Last week, I was talking on the phone with a friend, when I realized I had a fever. I’d been feeling emotionally overwhelmed and physically tired for several days. I’d also been fighting a stomach bug which I kept expecting to disappear quickly. I was telling my friend how awful I felt when I suddenly stopped to check in with myself and realized I was experiencing chills and had a fever.
As I became present, I was able to slow down, finish the conversation, and sit with myself, finally focusing on what I needed. I knew I needed to cancel the evening activity I’d planned and probably cancel my activities for the next day as well. For a moment, I fought with myself, feeling the weight of my own expectations about what I “should” be accomplishing.
Then I let all of that go. When I ceased fighting what my heart and body were telling me, my sense of overwhelm lightened and my muscles relaxed. I felt relieved and knew I needed to rest.
That wonderful feeling of calm, of coming home to center and finding balance, is what happens when I, and all of us, practice being mindful. Thich Nhat Hanh writes in the The Heart of the Buddha’s Teaching:
We have to learn the art of stopping—stopping our thinking, our habit energies, our forgetfulness, the strong emotions that rule us. When an emotion rushes through us like a storm, we have no peace. We turn on the TV and then we turn it off. We pick up a book and then we put it down. How can we stop this state of agitation? How can we stop our fear, despair, anger, and craving? We can stop by practicing mindful breathing, mindful walking, mindful smiling, and deep looking in order to understand. When we are mindful, touching deeply the present moment, the fruits are always understanding, acceptance, love, and the desire to relieve suffering and bring joy.
During the next few days I was able to care for myself better by taking time to cook healthier meals, resting more consistently, and practicing breathing and walking meditation. But I noticed that as I recuperated, my habit energies of constantly checking my email and news updates resurfaced. I was shifting back into autopilot.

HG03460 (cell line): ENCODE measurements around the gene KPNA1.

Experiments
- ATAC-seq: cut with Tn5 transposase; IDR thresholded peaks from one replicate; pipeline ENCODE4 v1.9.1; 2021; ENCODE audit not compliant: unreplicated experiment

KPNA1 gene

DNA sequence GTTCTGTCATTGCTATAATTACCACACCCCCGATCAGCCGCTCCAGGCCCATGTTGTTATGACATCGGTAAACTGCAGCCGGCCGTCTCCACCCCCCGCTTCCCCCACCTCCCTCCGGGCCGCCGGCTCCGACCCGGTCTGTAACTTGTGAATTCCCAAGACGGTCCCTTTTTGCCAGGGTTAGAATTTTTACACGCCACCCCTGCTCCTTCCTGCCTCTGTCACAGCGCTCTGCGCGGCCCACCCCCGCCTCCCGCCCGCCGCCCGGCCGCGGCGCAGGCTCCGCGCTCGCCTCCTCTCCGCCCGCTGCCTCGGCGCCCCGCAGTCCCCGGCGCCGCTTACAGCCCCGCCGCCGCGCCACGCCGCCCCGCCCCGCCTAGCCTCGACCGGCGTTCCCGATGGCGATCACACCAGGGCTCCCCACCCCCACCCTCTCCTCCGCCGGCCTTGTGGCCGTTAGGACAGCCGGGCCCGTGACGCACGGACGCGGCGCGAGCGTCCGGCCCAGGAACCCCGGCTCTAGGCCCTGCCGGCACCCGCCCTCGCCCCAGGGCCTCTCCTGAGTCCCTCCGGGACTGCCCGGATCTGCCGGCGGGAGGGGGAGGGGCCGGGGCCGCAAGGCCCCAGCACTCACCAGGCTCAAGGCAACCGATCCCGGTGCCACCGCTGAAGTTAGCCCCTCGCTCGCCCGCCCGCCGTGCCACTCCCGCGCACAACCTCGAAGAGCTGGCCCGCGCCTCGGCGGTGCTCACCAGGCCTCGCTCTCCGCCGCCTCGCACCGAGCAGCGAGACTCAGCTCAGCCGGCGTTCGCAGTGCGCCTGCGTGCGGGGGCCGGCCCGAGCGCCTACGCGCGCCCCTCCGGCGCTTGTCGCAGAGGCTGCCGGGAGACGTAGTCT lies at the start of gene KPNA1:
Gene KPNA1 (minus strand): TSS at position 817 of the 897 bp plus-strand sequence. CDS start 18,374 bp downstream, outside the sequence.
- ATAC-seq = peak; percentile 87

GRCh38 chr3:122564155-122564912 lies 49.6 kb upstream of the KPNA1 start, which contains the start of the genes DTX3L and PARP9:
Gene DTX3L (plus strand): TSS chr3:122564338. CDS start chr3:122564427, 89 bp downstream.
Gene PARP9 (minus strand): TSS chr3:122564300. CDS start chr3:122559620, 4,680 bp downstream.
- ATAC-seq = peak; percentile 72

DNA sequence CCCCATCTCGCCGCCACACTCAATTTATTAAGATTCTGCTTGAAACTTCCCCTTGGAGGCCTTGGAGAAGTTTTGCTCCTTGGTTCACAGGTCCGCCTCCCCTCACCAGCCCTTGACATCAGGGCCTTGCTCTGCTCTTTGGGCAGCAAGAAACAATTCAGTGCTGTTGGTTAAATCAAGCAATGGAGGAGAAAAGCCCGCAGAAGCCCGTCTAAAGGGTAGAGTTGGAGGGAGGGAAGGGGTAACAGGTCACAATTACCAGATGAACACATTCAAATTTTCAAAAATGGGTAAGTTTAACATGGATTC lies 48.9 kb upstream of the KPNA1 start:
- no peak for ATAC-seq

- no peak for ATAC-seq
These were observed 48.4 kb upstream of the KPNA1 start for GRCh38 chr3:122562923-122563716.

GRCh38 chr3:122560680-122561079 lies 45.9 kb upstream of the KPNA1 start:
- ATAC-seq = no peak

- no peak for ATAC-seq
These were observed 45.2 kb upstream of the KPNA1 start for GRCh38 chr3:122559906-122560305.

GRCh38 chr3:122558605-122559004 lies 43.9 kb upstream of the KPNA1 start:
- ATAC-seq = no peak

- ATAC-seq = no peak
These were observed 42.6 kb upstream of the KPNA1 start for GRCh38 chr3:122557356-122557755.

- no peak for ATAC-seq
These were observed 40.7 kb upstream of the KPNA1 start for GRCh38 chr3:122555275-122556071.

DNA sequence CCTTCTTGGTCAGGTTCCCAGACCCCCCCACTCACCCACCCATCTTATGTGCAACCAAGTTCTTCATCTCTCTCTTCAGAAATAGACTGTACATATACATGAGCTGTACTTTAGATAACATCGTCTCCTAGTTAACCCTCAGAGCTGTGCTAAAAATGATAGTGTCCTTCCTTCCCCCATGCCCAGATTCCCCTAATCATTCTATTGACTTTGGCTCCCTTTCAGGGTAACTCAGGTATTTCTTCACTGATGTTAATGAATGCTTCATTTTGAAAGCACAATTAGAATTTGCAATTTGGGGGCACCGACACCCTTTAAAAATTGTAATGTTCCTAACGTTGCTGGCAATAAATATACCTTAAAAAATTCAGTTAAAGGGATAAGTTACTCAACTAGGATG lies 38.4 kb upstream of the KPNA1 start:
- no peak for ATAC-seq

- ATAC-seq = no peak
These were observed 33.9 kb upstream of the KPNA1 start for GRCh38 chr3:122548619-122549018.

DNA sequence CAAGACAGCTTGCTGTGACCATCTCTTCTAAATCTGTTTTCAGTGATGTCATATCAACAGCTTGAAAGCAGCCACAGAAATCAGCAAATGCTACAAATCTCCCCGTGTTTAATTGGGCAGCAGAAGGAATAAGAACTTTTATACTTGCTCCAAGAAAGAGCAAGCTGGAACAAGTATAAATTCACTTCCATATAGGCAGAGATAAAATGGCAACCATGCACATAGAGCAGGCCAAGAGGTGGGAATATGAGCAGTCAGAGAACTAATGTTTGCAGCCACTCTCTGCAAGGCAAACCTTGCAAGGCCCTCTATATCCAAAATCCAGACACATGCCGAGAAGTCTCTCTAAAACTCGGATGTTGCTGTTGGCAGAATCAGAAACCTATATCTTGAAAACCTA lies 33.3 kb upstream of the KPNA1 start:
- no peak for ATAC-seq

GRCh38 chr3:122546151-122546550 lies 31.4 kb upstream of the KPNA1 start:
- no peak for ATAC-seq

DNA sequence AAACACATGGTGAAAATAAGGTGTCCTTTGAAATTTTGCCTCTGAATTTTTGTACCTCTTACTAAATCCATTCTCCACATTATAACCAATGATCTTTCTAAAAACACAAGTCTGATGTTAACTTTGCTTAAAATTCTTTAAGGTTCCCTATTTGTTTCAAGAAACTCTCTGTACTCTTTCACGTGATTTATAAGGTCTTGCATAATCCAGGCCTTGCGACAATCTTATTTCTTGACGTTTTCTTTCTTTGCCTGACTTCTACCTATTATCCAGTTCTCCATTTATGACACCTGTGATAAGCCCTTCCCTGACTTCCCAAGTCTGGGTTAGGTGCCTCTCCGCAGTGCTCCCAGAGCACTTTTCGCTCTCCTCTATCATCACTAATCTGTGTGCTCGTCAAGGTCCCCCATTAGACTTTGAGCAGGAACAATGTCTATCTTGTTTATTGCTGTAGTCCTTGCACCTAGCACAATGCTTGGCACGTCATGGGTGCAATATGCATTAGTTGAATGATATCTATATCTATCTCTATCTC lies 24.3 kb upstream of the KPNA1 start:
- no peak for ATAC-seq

Aware of this trajectory, I began sitting with my craving and experienced feelings of fear and isolation. I knew I needed more healthy connection with the world instead of news updates, so I began brainstorming alternative ways to do that, including setting up time to talk with friends and reinvigorating my gratitude practice. I was intrigued that I had the most difficulty keeping my balance around old habit energies as I became physically stronger and healthy again. I’d like to hear how you find your balance in this dance of continual forgetting and remembering that we all practice.
This Thursday night at Crossings after our sitting, we will explore how we work with our habit energies. How has your mindfulness practice helped you understand your habit energies better? If you are new to the practice, what habit energies do you observe in yourself that are dominating your life?
This week is also the first Thursday of the month, and, as is our tradition, we will offer a brief newcomer’s orientation to mindfulness practice and to the Still Water community. The orientation will begin at 6:30 pm, and participants are encouraged to stay for the evening program. If you would like to attend the orientation, it is helpful if you let us know by emailing us at info@StillWaterMPC.org.
From The Heart of the Buddha’s Teaching by Thich Nhat Hanh:
We need the energy of mindfulness to recognize and be present with our habit energy in order to stop this course of destruction. With mindfulness, we have the capacity to recognize the habit energy every time it manifests. “Hello, my habit energy, I know you are there!” If we just smile to it, it will lose much of its strength. Mindfulness is the energy that allows us to recognize our habit energy and prevent it from dominating us.